Country kid, turned pharmacist, turned winemaker, turned craft brewer, turned distiller, turned rock concert venue host and beef producer, Michael Hope says it pays to be diversified.
Success doesn't always go to plan, but having a plan, not a dream, and "running hard in the footy game" have become winning ingredients in an agribusiness career which he grew from a hobby.
The name behind the Hope Estate winery in NSW's Hunter Valley told this week's NSW Farm Writers Agribuzz event his business growth owed much to the theory that if you run hard into a game there's less chance of getting hurt and more likelihood you'll be in a good position to kick a goal.
Mr Hope grew up at Young with close ties to his farming grandparents in Central West NSW, but started his business life as a pharmacist, buying into his own shop in Bathurst just three years after leaving university.
In the following six years he bought five more in Lithgow, Jervis Bay, and in Sydney.
At age 29 his frantic workload and bouts of reactive arthritis prompted him to seek a hobby farming block in the Hunter to "sort of semi-retire" and enjoy life with his young family.
However, the 100ha block at Broke included 12ha of winegrapes, which subsequently led his scientific mind to explore making his own wine, then launching the Hope Estate name in 1996 after buying Orlando's closed Saxonvale winery site at Broke.
So much for a quiet life.
Ten years later Hope Estate paid Fosters Group $9.2 million for the 160ha former Rothbury Estate winery at Pokolbin after an expanding coal mine at Broke forced the family to move.
Michael and Karen Hope's vineyard interests have since also diversified to Victoria's Kyneton district and Donnybrook in Western Australia.
However, he told about 150 Agribuzz attendees at National Australia Bank's new Sydney headquarters, while growing grapes and making wine began as a fun hobby, he needed a point of difference to make it pay, especially as Australia's wine export market had become increasingly hard work.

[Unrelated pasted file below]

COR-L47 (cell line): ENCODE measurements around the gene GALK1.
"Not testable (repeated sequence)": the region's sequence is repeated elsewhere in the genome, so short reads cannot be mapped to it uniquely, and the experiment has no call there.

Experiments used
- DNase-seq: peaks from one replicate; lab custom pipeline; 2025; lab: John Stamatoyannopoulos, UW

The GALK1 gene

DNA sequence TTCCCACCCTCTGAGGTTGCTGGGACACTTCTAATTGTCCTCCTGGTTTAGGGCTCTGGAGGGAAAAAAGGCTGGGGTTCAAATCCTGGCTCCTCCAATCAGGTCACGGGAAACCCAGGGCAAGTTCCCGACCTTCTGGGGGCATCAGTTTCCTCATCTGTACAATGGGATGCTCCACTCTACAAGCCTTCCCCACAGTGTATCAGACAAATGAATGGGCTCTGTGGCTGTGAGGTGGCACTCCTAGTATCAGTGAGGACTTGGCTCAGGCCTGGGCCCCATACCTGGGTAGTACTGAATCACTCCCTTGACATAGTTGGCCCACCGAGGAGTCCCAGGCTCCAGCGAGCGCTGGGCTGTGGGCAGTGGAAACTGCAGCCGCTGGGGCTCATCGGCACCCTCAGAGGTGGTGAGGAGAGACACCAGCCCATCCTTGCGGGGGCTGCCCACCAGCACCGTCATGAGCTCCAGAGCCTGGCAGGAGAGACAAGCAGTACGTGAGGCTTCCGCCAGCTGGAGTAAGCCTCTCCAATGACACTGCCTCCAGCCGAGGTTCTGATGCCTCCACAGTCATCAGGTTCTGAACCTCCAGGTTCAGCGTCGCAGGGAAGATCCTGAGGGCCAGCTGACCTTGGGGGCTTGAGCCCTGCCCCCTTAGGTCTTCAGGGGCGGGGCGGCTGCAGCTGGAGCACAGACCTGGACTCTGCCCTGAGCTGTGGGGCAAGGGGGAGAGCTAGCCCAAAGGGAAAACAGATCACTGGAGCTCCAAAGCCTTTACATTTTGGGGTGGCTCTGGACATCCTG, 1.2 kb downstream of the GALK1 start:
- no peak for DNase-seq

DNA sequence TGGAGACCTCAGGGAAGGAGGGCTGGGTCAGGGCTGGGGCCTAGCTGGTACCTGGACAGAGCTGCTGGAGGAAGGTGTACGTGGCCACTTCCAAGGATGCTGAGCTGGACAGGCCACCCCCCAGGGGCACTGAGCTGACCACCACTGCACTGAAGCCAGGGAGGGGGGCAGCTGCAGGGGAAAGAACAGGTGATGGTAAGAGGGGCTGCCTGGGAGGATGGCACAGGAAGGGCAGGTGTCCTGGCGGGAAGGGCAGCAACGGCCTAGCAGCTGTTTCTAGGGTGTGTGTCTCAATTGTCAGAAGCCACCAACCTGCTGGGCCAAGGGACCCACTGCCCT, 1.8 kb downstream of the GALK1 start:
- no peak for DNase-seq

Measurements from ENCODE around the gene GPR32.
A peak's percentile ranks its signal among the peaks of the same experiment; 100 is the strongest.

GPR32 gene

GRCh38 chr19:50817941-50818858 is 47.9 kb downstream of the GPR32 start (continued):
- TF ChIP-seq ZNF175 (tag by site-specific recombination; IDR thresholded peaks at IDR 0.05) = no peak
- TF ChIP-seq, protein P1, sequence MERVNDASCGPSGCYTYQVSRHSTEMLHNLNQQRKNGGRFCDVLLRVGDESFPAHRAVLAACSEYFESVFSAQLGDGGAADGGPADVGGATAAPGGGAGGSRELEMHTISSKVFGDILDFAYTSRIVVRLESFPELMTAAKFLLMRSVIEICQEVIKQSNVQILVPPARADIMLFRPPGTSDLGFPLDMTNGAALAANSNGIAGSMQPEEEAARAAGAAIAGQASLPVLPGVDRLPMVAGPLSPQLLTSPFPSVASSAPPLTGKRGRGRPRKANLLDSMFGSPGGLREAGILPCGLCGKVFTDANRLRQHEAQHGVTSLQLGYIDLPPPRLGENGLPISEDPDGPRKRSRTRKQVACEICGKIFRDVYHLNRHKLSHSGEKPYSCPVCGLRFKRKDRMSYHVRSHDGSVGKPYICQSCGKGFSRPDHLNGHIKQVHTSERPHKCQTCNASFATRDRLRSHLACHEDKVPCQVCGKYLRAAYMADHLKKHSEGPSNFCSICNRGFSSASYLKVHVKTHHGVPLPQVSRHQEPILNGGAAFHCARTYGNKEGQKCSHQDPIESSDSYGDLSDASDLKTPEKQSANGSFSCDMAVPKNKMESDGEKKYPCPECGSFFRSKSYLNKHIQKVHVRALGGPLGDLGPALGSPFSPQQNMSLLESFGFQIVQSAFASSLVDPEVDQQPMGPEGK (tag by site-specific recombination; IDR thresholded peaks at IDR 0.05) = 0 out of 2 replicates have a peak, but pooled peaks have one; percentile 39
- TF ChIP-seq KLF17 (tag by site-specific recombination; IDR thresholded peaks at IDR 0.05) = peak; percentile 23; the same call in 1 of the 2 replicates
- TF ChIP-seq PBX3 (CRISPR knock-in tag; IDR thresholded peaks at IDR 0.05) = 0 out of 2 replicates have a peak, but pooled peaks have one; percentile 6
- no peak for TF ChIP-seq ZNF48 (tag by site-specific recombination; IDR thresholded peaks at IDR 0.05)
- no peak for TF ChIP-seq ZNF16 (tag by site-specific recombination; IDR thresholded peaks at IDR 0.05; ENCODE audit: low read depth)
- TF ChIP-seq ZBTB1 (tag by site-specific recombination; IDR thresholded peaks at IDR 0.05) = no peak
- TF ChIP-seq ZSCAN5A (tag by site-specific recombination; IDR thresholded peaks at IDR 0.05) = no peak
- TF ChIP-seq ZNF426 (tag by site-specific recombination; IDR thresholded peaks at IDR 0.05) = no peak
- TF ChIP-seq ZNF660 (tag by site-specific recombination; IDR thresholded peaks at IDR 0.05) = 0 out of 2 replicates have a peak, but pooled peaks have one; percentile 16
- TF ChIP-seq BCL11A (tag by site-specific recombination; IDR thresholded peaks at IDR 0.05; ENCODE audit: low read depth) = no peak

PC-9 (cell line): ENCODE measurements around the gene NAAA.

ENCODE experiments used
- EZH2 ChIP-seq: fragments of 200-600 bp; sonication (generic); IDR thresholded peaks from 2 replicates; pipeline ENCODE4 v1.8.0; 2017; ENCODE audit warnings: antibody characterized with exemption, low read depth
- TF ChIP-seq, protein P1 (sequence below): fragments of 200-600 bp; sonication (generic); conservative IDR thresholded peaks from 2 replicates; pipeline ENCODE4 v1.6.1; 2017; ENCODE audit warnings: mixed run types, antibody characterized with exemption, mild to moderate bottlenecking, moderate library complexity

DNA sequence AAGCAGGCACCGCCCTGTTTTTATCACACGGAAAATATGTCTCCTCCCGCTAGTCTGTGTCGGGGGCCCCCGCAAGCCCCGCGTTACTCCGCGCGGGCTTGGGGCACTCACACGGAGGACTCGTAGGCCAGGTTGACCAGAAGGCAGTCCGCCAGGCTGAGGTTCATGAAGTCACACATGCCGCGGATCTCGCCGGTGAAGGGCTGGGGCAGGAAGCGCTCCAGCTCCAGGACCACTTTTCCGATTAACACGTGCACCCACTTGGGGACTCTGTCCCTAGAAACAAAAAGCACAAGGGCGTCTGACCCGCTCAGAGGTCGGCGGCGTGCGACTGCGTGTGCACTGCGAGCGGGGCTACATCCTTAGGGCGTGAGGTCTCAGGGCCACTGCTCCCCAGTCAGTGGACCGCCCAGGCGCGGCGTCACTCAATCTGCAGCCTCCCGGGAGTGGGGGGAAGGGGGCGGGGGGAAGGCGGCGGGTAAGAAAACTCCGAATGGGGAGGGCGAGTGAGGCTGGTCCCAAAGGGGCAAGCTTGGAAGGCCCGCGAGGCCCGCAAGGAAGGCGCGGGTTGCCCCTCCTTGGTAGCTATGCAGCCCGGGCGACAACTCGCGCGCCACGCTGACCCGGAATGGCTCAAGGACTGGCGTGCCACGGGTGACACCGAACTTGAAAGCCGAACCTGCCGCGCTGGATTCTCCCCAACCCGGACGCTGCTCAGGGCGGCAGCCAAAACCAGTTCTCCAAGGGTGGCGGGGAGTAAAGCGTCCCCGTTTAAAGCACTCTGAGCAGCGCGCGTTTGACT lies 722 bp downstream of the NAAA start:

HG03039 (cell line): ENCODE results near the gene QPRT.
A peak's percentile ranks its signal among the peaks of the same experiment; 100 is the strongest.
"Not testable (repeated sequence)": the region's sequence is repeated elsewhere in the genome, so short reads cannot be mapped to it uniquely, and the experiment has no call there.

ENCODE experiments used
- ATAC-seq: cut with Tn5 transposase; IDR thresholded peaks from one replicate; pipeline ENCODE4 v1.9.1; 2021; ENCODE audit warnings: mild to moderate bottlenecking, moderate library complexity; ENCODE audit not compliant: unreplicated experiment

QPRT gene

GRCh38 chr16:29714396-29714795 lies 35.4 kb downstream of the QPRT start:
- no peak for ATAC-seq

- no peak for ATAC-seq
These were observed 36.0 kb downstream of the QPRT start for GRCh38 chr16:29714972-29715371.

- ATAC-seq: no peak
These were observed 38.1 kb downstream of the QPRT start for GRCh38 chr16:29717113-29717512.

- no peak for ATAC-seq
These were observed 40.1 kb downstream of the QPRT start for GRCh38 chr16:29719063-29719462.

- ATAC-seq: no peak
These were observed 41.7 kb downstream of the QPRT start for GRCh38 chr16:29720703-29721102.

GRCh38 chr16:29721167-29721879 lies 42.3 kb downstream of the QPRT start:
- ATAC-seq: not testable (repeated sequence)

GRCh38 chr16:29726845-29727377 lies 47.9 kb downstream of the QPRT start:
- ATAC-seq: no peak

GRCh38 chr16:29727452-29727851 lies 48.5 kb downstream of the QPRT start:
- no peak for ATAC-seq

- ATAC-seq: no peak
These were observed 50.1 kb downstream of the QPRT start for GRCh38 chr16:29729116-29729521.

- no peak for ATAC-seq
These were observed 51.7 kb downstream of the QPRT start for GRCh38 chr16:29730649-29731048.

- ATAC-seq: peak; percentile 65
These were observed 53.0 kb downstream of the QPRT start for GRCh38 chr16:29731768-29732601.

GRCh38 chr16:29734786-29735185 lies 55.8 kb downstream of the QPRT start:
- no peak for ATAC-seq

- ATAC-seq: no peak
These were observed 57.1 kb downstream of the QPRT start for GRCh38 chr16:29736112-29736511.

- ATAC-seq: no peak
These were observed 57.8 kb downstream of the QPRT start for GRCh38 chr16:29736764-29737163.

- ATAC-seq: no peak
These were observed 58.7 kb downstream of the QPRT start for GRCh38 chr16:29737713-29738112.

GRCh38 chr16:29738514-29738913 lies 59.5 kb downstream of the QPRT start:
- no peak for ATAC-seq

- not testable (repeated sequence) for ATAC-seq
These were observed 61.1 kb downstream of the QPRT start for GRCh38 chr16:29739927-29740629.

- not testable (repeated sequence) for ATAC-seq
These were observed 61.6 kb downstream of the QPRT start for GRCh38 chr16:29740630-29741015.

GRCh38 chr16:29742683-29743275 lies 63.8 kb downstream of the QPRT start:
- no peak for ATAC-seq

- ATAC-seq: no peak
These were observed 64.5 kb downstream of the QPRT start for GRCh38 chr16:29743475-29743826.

His solution, soon after buying the Pokolbin site, was to scale back much of his export business, including a contract with Aldi in the UK, and break with tradition in the Hunter Valley winery and cellar door tourism scene.
The Hopes built a big amphitheatre and stage at their new vineyard which has since hosted a who's who of rock and jazz performers, including the Rolling Stones, Fleetwood Mac, Elton John and Bruce Springsteen (three times).
"What started as a sideline idea to get our name noticed turned into a serious part of our business strategy," he said.
With big events attracting up to 20,000 thirsty music fans, Hope Estate also ventured into making its own craft beer as another sideline in 2014, then gin, and in 2020 distilled its first whisky, set to be released commercially next year.
Hope's interests also include the former Tower Estate winery, where a five star accommodation development is underway, a food and entertainment development in central Newcastle, and a 250 head Angus breeder herd on a property at Eccleston in the Hunter.
"Every step of the way it's been a case of looking at how we can spread our risk, and make the most of changing opportunities.
"We got into cattle three or four years ago because we had brewer's grain from the brewery, then my sons (Jonothan and Sam) felt we could develop something more than just fattening and trading dairy steers."
Mr Hope said he never went into the wine industry expecting to make big money.
"It's still really a bit of a hobby.
"But I like building things, and by surrounding myself with good people with good attitudes, who are probably much smarter than me, we have made it into something much bigger than we ever expected."
He still owns five chemist shops and regularly does stints behind the dispensary counter when his pharmacist employees are on leave.
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